The Great Unicorn Pants Quest – Part 2

Making the Pattern

By Kitty

Last time, after being wrapped from the waist down in duct tape, I ended up with this:

Now, I just had to turn all this into a viable pants pattern.  Sounds simple enough, until you take a closer look at what I had to work with.

A caveat before proceeding

If you’re not familiar with pattern-making or -testing, please be advised that what I am about to do is NOT the conventional or accepted way to make/test patterns.  I wouldn’t blame classically trained pattern-makers if they wanted to burn me for heresy.  In fact, I myself would never do it this way when I make patterns for my designs.

I’m just sharing what I did this one time, because (spoilers for the next instalment of the series!), after much howling and tearing of hair, it actually worked in the end.  No guarantees that it will do the same for anyone else, but I have the first pair of pants in twenty-plus years of sewing that really, properly fit me.   Maybe seeing the process will be worth something to someone sometime.

If you’re also on this quest

If you’re doing this with me, you will need the following before you continue:

  • A lot of paper.  I used a big roll of brown paper from Staples, but you can also use newspaper or any spare wrapping paper you have lying around.  If necessary, you can even tape together regular old printer paper.  Make sure that it’s big enough to hold your entire duct tape shell with room to spare all around.  If your paper has folds or wrinkles, press it flat with an iron.
  • A pencil or pen, scotch tape, and some sharpies, a ruler, and some scissors you don’t mind using on paper.  Don’t use your good dress-making shears on paper, as they’ll dull in no time.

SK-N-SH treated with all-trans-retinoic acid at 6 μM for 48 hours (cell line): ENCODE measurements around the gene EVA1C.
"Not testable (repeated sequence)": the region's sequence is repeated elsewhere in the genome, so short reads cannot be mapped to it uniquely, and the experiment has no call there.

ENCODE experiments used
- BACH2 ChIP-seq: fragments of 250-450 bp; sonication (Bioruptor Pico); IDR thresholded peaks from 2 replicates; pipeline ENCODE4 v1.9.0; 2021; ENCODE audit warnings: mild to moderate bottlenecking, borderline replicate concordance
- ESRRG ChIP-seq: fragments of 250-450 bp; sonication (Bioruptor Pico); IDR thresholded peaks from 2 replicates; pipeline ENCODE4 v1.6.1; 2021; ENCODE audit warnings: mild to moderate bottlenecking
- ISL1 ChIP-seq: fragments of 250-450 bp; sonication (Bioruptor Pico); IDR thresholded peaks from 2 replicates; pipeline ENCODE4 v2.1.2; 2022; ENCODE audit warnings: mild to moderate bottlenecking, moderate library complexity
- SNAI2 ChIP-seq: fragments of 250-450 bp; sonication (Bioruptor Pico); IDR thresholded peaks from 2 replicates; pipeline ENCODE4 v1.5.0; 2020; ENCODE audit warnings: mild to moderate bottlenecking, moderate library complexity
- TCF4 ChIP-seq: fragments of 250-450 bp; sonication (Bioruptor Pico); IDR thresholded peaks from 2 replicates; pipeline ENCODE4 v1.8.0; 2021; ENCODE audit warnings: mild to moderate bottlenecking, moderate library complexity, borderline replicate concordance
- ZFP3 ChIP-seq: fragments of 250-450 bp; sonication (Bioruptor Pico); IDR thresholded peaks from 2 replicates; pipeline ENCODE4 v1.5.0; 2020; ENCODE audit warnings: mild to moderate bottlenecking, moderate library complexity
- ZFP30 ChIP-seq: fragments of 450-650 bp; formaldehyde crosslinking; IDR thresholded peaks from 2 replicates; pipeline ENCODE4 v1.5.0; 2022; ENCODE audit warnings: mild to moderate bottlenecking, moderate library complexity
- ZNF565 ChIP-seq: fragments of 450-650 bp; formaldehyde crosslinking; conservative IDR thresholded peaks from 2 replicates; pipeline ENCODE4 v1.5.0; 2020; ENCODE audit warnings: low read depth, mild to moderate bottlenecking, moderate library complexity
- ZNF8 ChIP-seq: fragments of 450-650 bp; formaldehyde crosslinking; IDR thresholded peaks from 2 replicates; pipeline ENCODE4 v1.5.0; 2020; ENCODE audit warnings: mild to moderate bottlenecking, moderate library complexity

• Weights for holding down your pattern pieces so they don’t shift during tracing.  Tinned cat food or tuna works fine if you don’t own pattern weights.
  • Some basic experience working with sewing patterns.  Intermediate skills like truing seams and moving darts would be handy, but not absolutely essential, since these are things you can look up online.  Video tutorials exist for everything these days!
  • And of course, your duct tape shell.

Cutting up your duct tape shell

In theory, you can cut apart your duct tape shell however you like.  But for the purpose of making a standard slacks-type pattern, you’ll want to cut it along the side seam and inseam lines you marked while the shell was still on your body.  

I’d show you what mine looked like at this point, but it would just be confusing, for reasons that will become clear in a moment.  So refer to my squiggly drawing instead; you will end up with a front piece and a back piece, which should look like some variation on these basic shapes:

The cut edges of your shell may look even more wobbly than my drawings; that’s totally fine.

Don’t worry if none of the lines look neat or straight.  Depending on your own body shape, the front and back may look quite uneven, and the leg width may not look balanced at all.  

Unless you have an extremely strange body, the duct tape shell will NOT want to lie flat, which makes total sense.  Your lower body is a whole collection of very 3-dimensional shapes, all of which will translate into a bump in your shell.  Your buttocks, your calves, your abdomen, and any in-and-out bits will all become hills and valleys, which may seem impossible to fully flatten out.

You’ll need to make some cuts into your shell to help with the tracing.  To flatten the buttock area, draw a line (use a ruler if you need to) from the top of the back waist line pointing to the fullest point of your butt, which you marked during the taping process.  Carefully cut on the line up to, but not past, the full butt point.  A dart will open up along the cut, and you should be able to get the butt area to lie (fairly) flat:

If you have a rounded tummy, you can do the same thing in the front — just rule a line from the top front waist line pointing to where the bump looks biggest and cut to open a “dart.”

Unless you have really large calves and small ankles, you shouldn’t need to cut into the lower leg area at all.  After all, we’re making a slacks pattern, and it won’t be very fitted around the calves anyway.  But if, like me, you have very large calves and very narrow ankles, you may need to make a vertical cut down the centre of the calf area.  My calf looked like this uncut:

What happens if you have big calves and tiny ankles

It was just too much, so I had to make the cut just to make the duct tape manageable in this area.

The calf area lying flat(ish) after cutting